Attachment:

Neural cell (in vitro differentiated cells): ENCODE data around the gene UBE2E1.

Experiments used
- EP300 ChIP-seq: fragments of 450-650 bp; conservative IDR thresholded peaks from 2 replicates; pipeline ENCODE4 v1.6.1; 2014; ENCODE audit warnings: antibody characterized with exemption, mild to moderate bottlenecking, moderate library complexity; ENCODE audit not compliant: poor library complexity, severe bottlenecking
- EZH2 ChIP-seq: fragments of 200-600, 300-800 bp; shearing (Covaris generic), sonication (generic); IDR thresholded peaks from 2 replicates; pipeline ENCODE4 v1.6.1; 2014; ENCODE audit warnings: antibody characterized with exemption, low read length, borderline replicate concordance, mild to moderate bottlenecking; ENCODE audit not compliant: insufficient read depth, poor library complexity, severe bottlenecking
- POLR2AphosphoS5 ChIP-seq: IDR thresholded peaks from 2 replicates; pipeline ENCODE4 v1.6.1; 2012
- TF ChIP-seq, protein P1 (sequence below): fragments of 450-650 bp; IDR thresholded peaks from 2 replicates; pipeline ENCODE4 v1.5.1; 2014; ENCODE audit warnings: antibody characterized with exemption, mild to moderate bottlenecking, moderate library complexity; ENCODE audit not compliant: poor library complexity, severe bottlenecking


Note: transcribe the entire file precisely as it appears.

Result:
Neural cell (in vitro differentiated cells): ENCODE data around the gene UBE2E1.

Experiments used
- EP300 ChIP-seq: fragments of 450-650 bp; conservative IDR thresholded peaks from 2 replicates; pipeline ENCODE4 v1.6.1; 2014; ENCODE audit warnings: antibody characterized with exemption, mild to moderate bottlenecking, moderate library complexity; ENCODE audit not compliant: poor library complexity, severe bottlenecking
- EZH2 ChIP-seq: fragments of 200-600, 300-800 bp; shearing (Covaris generic), sonication (generic); IDR thresholded peaks from 2 replicates; pipeline ENCODE4 v1.6.1; 2014; ENCODE audit warnings: antibody characterized with exemption, low read length, borderline replicate concordance, mild to moderate bottlenecking; ENCODE audit not compliant: insufficient read depth, poor library complexity, severe bottlenecking
- POLR2AphosphoS5 ChIP-seq: IDR thresholded peaks from 2 replicates; pipeline ENCODE4 v1.6.1; 2012
- TF ChIP-seq, protein P1 (sequence below): fragments of 450-650 bp; IDR thresholded peaks from 2 replicates; pipeline ENCODE4 v1.5.1; 2014; ENCODE audit warnings: antibody characterized with exemption, mild to moderate bottlenecking, moderate library complexity; ENCODE audit not compliant: poor library complexity, severe bottlenecking